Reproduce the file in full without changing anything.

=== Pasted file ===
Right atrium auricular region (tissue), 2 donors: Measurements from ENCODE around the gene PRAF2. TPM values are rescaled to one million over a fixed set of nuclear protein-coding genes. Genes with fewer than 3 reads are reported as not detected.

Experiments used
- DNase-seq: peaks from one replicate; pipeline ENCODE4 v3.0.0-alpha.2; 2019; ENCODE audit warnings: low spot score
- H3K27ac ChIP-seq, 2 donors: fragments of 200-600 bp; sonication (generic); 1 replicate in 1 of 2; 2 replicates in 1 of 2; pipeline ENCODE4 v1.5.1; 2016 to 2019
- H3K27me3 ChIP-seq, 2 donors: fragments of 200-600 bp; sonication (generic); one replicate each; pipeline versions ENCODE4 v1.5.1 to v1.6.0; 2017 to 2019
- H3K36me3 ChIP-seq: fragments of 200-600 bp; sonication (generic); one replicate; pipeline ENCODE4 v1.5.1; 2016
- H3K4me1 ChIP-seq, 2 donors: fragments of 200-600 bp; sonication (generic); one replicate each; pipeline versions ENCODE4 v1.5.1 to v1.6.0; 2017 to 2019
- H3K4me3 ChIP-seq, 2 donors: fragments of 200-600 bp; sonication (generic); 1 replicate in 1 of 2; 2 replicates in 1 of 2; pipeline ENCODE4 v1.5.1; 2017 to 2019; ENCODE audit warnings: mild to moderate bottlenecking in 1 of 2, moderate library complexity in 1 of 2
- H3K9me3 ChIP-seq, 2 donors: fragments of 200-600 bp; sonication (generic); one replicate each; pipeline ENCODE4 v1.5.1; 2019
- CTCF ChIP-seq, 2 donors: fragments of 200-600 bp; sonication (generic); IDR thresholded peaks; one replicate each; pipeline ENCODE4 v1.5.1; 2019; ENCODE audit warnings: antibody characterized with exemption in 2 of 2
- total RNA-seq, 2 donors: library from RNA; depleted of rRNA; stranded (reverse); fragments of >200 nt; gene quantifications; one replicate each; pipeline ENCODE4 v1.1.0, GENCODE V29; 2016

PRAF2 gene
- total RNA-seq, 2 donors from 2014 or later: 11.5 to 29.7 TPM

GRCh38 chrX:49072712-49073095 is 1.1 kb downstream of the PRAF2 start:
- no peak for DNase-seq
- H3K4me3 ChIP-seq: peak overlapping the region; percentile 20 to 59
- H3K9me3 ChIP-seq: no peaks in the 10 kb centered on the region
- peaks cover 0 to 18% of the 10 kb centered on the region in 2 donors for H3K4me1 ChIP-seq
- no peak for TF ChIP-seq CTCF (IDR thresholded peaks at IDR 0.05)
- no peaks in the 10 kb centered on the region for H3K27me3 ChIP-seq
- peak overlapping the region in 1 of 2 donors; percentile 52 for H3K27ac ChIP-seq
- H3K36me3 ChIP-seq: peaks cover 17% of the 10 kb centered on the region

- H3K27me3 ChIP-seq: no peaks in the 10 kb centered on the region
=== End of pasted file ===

Right atrium auricular region (tissue), 2 donors: Measurements from ENCODE around the gene PRAF2. TPM values are rescaled to one million over a fixed set of nuclear protein-coding genes. Genes with fewer than 3 reads are reported as not detected.

Experiments used
- DNase-seq: peaks from one replicate; pipeline ENCODE4 v3.0.0-alpha.2; 2019; ENCODE audit warnings: low spot score
- H3K27ac ChIP-seq, 2 donors: fragments of 200-600 bp; sonication (generic); 1 replicate in 1 of 2; 2 replicates in 1 of 2; pipeline ENCODE4 v1.5.1; 2016 to 2019
- H3K27me3 ChIP-seq, 2 donors: fragments of 200-600 bp; sonication (generic); one replicate each; pipeline versions ENCODE4 v1.5.1 to v1.6.0; 2017 to 2019
- H3K36me3 ChIP-seq: fragments of 200-600 bp; sonication (generic); one replicate; pipeline ENCODE4 v1.5.1; 2016
- H3K4me1 ChIP-seq, 2 donors: fragments of 200-600 bp; sonication (generic); one replicate each; pipeline versions ENCODE4 v1.5.1 to v1.6.0; 2017 to 2019
- H3K4me3 ChIP-seq, 2 donors: fragments of 200-600 bp; sonication (generic); 1 replicate in 1 of 2; 2 replicates in 1 of 2; pipeline ENCODE4 v1.5.1; 2017 to 2019; ENCODE audit warnings: mild to moderate bottlenecking in 1 of 2, moderate library complexity in 1 of 2
- H3K9me3 ChIP-seq, 2 donors: fragments of 200-600 bp; sonication (generic); one replicate each; pipeline ENCODE4 v1.5.1; 2019
- CTCF ChIP-seq, 2 donors: fragments of 200-600 bp; sonication (generic); IDR thresholded peaks; one replicate each; pipeline ENCODE4 v1.5.1; 2019; ENCODE audit warnings: antibody characterized with exemption in 2 of 2
- total RNA-seq, 2 donors: library from RNA; depleted of rRNA; stranded (reverse); fragments of >200 nt; gene quantifications; one replicate each; pipeline ENCODE4 v1.1.0, GENCODE V29; 2016

PRAF2 gene
- total RNA-seq, 2 donors from 2014 or later: 11.5 to 29.7 TPM

GRCh38 chrX:49072712-49073095 is 1.1 kb downstream of the PRAF2 start:
- no peak for DNase-seq
- H3K4me3 ChIP-seq: peak overlapping the region; percentile 20 to 59
- H3K9me3 ChIP-seq: no peaks in the 10 kb centered on the region
- peaks cover 0 to 18% of the 10 kb centered on the region in 2 donors for H3K4me1 ChIP-seq
- no peak for TF ChIP-seq CTCF (IDR thresholded peaks at IDR 0.05)
- no peaks in the 10 kb centered on the region for H3K27me3 ChIP-seq
- peak overlapping the region in 1 of 2 donors; percentile 52 for H3K27ac ChIP-seq
- H3K36me3 ChIP-seq: peaks cover 17% of the 10 kb centered on the region

- H3K27me3 ChIP-seq: no peaks in the 10 kb centered on the region